Far and away the most common performance metric, relative total shareholder return (rTSR) is a measure of a company’s stock appreciation and dividend payments relative to a customized group of competitive peers or market index. RTSR was the logical choice for many companies since proxy advisor opinions on pay for performance, and thus their Say on Pay voting recommendations, are largely influenced by a company’s stock performance. This metric also benefits from a simplified goal-setting process, whereby compensation committees need only peg performance goals to a percent ranking within a peer group (in contrast to financial metrics that require a more complex and formal analysis to set firm goals). According to the Equilar report, which covered fiscal years 2011 to 2015, the use of rTSR in LTI awards for CEOs grew from 42% to 57% of S&P 500 companies. (Graph 1)

“Interest in executive alignment with specific performance targets remains a priority. It is often driven by market conditions such as stock price and financial conditions such as return on equity,” noted E*TRADE in its report commentary. “Identifying the right business goals that work to drive executive performance and accountability continues to be a complex challenge for some companies.”

Over the same five-year period, another notable trend emerged. Return on capital (ROC)—which represents the aggregation of return on capital, return on invested capital, return on capital employed, return on investment and return on equity performance metrics—gained prominence. Meanwhile, other measurements like earnings per share (EPS) ceded ground to ROC.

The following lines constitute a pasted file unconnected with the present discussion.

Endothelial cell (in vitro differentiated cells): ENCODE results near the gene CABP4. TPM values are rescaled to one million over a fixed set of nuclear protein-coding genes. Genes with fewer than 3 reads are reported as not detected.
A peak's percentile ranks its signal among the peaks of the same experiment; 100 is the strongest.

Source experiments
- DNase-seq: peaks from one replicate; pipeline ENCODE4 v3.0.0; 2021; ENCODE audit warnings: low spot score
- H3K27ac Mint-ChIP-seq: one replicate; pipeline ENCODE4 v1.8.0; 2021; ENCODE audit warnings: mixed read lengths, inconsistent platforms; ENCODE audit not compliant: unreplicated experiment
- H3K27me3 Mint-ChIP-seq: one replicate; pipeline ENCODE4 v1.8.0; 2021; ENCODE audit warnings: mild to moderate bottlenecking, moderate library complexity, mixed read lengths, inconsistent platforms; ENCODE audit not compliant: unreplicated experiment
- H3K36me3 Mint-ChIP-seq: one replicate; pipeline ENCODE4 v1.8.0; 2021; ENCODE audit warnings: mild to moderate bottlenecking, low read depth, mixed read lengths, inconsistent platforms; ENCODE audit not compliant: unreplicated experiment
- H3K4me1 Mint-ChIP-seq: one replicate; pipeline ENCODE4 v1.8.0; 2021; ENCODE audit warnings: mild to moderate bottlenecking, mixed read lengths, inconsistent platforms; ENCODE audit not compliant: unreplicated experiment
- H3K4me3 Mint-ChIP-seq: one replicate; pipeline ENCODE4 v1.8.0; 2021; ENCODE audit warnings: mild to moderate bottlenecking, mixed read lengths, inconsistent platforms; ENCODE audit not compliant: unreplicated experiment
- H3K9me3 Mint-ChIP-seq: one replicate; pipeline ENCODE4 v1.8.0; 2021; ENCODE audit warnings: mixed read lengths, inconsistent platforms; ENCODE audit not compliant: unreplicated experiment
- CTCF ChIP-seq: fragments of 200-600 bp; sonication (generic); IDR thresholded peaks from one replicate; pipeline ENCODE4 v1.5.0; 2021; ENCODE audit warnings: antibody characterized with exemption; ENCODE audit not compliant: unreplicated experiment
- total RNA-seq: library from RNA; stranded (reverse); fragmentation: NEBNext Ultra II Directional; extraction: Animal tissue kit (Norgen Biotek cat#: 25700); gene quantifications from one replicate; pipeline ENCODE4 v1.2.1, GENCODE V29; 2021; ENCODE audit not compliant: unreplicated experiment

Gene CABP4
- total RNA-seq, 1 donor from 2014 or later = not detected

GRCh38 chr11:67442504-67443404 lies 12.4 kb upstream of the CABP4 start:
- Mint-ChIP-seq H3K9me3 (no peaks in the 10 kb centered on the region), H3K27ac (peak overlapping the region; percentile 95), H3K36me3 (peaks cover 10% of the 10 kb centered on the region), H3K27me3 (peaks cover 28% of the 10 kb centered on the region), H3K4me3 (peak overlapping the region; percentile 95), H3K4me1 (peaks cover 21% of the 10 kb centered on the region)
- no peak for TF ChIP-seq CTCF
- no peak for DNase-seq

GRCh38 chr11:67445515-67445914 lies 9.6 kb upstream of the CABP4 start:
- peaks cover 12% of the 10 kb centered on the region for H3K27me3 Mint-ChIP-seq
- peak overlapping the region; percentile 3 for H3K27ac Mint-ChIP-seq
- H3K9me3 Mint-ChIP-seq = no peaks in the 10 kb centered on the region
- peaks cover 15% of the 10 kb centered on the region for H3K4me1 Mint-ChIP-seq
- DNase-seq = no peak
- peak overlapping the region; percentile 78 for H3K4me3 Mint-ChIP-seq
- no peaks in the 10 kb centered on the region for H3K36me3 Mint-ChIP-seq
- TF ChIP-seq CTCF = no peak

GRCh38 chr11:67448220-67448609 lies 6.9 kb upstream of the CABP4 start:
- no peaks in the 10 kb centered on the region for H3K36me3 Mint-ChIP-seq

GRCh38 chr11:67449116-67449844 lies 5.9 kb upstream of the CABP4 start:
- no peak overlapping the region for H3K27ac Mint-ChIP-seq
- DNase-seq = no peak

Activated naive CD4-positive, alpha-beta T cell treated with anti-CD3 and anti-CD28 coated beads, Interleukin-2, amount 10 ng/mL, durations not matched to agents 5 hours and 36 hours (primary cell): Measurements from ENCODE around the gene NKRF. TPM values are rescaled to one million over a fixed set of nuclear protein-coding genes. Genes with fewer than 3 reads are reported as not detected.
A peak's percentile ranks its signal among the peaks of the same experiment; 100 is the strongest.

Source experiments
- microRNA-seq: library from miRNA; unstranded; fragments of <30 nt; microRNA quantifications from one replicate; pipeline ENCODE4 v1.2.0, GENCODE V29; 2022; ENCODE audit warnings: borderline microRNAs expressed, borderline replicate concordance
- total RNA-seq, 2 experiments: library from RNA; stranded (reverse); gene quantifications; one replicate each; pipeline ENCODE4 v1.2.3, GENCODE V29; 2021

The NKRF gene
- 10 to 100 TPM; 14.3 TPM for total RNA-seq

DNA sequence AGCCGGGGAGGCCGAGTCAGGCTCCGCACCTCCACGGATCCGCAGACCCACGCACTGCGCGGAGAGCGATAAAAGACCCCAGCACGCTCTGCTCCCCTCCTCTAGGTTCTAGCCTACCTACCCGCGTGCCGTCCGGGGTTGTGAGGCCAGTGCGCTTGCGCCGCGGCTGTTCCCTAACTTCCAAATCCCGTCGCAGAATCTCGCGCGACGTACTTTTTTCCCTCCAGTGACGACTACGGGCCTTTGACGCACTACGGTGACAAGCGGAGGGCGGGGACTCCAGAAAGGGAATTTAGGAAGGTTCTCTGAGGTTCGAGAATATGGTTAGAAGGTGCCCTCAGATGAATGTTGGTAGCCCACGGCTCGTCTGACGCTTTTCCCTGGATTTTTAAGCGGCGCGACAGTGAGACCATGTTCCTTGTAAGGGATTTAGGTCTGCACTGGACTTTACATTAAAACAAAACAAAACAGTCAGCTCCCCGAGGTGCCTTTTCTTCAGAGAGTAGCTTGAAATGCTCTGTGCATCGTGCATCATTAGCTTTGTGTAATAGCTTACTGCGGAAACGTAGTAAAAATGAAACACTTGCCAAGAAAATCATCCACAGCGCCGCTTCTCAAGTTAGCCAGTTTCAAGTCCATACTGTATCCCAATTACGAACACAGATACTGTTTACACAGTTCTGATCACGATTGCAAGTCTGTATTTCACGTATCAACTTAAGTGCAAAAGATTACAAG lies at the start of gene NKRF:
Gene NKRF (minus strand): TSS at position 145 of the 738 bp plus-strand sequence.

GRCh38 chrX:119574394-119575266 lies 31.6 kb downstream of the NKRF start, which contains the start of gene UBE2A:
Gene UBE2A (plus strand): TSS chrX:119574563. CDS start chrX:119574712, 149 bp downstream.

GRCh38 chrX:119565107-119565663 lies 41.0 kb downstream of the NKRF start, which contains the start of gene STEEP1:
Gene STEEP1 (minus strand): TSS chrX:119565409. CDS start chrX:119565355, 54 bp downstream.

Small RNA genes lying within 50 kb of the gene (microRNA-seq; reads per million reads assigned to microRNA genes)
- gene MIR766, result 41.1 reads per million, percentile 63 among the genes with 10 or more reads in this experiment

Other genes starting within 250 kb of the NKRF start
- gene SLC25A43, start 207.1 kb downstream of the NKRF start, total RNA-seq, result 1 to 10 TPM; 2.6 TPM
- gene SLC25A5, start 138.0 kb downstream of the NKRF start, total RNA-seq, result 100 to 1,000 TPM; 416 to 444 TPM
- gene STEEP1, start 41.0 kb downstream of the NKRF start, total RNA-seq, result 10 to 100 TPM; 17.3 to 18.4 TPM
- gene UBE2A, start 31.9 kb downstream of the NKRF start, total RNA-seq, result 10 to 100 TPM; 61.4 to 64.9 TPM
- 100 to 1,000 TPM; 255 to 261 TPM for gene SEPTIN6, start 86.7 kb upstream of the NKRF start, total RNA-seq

While EPS was more commonly used than ROC in fiscal 2011, roles were reversed four years later. Revenue and operating income were comparatively flat over the same period (Graph 1). From fiscal 2011 to 2015, ROC for CEOs grew from 26.1% of S&P 500 companies to 30.6%. Perhaps not coincidentally, investors have signaled that ROC is a better metric to link executive compensation to company performance compared to rTSR, according to research from Stanford’s Graduate School of Business and Rivel Research Group.

“One reason why we are seeing companies use certain business metrics is that those goals may be more controllable and achievable than a market-related goal that isn’t always within the purview of an executive,” noted E*TRADE.

Striking the Balance in Pay and Performance

Once compensation committees have selected appropriate metrics, the next—and even more complex—step is figuring out how to trigger pay based on performance. Oftentimes, compensation designers will assign multiple metrics to the same award in order to balance performance priorities in one area against another.

“Companies often include more than one metric, allowing them to also track performance based on goals like internal restructuring, product growth or other business line measurements,” wrote E*TRADE.

When multiple metrics are linked to the same award, they must be assigned a formal weighting in order to determine the influence of performance in each area. Metric weightings are fairly straightforward to understand. If an award is strictly dependent on one metric, that metric is weighted 100%. If two metrics are used and weighted evenly, then each is assigned a 50% weighting, and so forth. Indeed, the most common metric weightings for LTI awards of S&P 100 CEOs are 50% (rTSR and revenue) and 100% (ROC, EPS and operating income), though weightings are distributed across the spectrum between 0% and 100%. (Graph 2)